AJmer ULnar ARtery Working Group Study | Clinical Trial - AJULAR
The goal of the trial was to compare outcomes after transradial vs. transulnar access in patients undergoing coronary angiography.
Contribution to the Literature: This study suggests that transulnar access may have similar vascular, crossover and spasm rates as transradial access in patients undergoing coronary angiography/intervention.
Patients were randomized in a 1:1 fashion to either transradial (n = 1,262) or transulnar (n = 1,270) access. All operators had a minimum experience of 50 transulnar cannulations.
- Total number of enrollees: 2,532
Inclusion criteria: Ulnar artery easily palpable and anatomy favorable
- Inability to palpate either radial or ulnar artery
- Primary angioplasty
- Cardiogenic shock
- Patients on chronic hemodialysis
- Vasospastic disease (Raynaud’s disease)
- Severe forearm skeletal deformities
- Post–coronary artery bypass grafting (CABG)
The primary composite outcome, major adverse cardiac events (MACE) or major vascular events for transulnar vs. transradial access was: 14.6% vs. 14.4%, p = 0.92. MACE: 2.9% vs. 3.2%, p = 0.79; large hematoma: 1% vs. 0.9%.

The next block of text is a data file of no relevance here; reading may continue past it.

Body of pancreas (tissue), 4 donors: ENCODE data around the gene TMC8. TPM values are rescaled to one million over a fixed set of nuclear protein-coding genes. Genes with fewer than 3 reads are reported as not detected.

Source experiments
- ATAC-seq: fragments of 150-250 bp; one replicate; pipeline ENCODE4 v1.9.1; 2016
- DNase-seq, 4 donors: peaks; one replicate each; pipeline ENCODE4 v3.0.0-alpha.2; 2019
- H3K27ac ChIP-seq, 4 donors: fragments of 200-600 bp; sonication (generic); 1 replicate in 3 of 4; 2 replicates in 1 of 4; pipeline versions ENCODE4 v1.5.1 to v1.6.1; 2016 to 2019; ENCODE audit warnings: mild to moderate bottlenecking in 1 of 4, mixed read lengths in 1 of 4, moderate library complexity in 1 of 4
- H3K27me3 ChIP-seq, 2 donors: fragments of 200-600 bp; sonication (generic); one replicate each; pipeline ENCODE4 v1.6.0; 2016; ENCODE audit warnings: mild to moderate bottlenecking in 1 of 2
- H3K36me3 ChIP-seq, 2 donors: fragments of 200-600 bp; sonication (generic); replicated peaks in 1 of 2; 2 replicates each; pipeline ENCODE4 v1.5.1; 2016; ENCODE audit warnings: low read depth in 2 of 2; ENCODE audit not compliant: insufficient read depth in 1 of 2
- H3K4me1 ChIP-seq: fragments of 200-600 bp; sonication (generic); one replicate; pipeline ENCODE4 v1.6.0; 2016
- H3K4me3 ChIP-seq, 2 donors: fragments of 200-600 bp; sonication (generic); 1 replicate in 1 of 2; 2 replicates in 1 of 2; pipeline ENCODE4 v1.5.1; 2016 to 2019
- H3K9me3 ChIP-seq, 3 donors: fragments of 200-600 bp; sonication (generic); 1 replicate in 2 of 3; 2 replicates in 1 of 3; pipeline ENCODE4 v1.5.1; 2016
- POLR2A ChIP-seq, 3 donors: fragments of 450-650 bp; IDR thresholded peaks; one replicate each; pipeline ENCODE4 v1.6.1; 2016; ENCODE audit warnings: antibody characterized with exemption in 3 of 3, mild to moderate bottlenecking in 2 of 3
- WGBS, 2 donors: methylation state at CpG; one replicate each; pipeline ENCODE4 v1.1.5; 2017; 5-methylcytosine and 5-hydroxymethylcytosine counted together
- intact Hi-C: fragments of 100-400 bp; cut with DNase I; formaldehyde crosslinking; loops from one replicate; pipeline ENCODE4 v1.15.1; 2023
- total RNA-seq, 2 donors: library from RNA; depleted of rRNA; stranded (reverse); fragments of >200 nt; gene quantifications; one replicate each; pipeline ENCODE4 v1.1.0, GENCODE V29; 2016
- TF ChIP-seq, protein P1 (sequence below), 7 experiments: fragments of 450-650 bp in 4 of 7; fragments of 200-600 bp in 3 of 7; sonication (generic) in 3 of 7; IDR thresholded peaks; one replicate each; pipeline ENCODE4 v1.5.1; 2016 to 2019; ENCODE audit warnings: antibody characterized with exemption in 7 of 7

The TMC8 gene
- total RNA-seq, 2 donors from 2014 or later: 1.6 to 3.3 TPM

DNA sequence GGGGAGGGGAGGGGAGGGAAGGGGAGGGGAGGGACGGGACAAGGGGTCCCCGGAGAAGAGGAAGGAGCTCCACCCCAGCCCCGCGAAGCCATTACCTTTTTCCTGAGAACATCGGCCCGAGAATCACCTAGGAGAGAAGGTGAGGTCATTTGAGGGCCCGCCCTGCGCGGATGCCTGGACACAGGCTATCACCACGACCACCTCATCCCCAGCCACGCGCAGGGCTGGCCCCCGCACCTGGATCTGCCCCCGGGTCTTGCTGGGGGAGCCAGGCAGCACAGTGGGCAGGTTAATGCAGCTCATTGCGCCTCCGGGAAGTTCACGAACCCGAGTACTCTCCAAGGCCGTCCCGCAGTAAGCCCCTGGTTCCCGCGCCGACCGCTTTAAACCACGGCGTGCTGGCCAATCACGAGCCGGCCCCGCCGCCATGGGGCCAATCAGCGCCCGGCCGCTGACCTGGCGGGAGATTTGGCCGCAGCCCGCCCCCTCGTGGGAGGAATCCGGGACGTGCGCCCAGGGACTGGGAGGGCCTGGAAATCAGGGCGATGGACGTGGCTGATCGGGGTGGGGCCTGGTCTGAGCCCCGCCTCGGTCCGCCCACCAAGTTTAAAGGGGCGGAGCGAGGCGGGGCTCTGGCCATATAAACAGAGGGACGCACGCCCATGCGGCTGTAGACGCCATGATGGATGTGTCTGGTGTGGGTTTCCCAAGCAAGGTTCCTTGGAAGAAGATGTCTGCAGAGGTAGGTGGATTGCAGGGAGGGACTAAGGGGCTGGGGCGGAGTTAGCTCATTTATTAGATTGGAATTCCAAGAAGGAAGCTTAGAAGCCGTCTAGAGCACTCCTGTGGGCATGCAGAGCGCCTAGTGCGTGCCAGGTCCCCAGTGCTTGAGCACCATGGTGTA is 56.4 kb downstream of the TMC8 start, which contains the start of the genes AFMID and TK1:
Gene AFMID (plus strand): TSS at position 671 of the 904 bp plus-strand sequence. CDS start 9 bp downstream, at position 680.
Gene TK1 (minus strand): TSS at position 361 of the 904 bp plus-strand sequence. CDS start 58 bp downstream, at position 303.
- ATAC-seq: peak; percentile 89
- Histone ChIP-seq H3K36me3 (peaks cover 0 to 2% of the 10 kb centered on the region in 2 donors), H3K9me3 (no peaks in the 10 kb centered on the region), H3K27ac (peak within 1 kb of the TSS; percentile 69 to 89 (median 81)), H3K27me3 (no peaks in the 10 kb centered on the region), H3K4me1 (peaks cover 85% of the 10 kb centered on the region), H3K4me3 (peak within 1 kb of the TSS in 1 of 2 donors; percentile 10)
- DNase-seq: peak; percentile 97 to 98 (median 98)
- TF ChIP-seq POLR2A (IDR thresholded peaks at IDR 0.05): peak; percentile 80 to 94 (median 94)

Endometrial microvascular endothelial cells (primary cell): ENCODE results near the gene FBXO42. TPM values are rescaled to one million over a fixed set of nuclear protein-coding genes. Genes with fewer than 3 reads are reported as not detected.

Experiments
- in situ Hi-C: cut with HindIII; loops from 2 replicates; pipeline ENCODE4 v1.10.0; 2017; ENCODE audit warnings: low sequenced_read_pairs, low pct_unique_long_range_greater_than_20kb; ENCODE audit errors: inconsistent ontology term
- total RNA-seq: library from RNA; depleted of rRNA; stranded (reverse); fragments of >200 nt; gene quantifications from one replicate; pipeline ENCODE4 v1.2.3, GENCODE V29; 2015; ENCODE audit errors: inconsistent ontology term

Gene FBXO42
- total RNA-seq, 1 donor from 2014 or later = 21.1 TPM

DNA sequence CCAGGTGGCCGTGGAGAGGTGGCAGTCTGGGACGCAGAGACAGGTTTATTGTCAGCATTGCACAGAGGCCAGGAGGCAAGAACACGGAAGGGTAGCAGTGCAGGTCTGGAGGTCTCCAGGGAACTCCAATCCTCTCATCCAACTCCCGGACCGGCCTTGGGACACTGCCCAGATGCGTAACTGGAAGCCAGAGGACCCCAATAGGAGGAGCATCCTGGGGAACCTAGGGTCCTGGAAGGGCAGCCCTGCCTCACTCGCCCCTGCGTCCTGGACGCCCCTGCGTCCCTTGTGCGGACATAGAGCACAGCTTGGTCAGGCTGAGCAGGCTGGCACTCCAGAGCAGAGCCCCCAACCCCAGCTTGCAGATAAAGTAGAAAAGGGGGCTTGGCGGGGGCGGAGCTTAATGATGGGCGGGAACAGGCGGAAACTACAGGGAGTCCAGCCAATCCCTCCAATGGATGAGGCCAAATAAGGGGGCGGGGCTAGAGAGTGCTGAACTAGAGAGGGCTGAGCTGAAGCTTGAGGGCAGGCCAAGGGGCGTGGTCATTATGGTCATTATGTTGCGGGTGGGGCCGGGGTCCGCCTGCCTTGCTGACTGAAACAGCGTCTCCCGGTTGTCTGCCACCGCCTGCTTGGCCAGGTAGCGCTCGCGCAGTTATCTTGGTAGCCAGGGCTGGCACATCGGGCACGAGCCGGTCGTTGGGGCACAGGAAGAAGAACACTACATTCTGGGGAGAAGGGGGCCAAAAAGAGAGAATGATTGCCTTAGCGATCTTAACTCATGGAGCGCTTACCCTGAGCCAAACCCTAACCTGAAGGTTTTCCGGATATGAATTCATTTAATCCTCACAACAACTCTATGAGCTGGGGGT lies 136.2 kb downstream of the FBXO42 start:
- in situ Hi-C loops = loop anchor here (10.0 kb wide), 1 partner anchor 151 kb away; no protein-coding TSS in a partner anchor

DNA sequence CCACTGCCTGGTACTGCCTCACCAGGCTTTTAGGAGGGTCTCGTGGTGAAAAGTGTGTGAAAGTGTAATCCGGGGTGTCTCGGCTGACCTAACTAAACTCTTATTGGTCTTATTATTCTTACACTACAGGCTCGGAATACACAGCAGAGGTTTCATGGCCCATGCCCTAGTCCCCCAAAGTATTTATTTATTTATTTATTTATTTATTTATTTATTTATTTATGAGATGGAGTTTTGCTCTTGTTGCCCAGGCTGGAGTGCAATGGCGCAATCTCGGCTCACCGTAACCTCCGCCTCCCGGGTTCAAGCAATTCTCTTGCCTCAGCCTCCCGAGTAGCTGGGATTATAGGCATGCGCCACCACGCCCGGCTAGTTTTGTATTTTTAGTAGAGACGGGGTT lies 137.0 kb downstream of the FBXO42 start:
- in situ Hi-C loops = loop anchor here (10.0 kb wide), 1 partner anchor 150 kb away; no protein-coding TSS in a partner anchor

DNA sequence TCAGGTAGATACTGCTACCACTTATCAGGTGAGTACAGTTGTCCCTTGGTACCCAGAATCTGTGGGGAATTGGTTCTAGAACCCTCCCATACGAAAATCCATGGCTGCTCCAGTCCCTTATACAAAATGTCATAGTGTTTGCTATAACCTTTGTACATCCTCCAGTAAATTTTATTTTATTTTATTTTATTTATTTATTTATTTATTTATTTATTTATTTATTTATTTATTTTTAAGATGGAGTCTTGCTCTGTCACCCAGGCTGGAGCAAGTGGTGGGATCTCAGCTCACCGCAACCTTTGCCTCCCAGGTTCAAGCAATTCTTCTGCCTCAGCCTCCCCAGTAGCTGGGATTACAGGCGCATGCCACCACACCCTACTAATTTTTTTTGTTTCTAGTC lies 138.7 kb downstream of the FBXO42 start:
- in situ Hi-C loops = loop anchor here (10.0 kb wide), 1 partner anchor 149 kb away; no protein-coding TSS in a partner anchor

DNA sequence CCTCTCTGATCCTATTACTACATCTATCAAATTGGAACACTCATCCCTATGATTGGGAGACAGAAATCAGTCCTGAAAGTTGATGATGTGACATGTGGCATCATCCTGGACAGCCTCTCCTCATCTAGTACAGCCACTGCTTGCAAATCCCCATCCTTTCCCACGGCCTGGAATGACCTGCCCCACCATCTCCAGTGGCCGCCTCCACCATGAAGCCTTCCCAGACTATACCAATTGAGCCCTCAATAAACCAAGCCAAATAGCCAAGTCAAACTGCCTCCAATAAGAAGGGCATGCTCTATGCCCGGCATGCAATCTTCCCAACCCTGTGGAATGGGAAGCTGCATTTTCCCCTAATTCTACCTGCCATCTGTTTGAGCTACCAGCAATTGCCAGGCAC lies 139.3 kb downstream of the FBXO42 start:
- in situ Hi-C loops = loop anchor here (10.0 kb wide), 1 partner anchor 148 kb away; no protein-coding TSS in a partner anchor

Secondary outcomes were: Crossover: 4.4% vs. 3.8%, p = 0.44; vessel spasm: 6.9% vs. 8.7%, p = 0.1.
The results of this trial indicate that transulnar catheterization is feasible and seems to have similar vascular, crossover, and spasm rates as transradial catheterization. Prior studies have shown that operator experience is key to successful completion, and indeed in this trial, all operators had performed a minimum of 50 transulnar cases before. Transulnar catheterization may be a viable nonfemoral access route for coronary angiography and interventions.
Presented by Dr. Rajendra Gokhroo at ACC.15, San Diego, CA, March 15, 2015.
Keywords: ACC Annual Scientific Session, Angiography, Cardiac Catheterization, Hematoma, Hemoglobins, Patient Safety, Percutaneous Coronary Intervention, Prospective Studies
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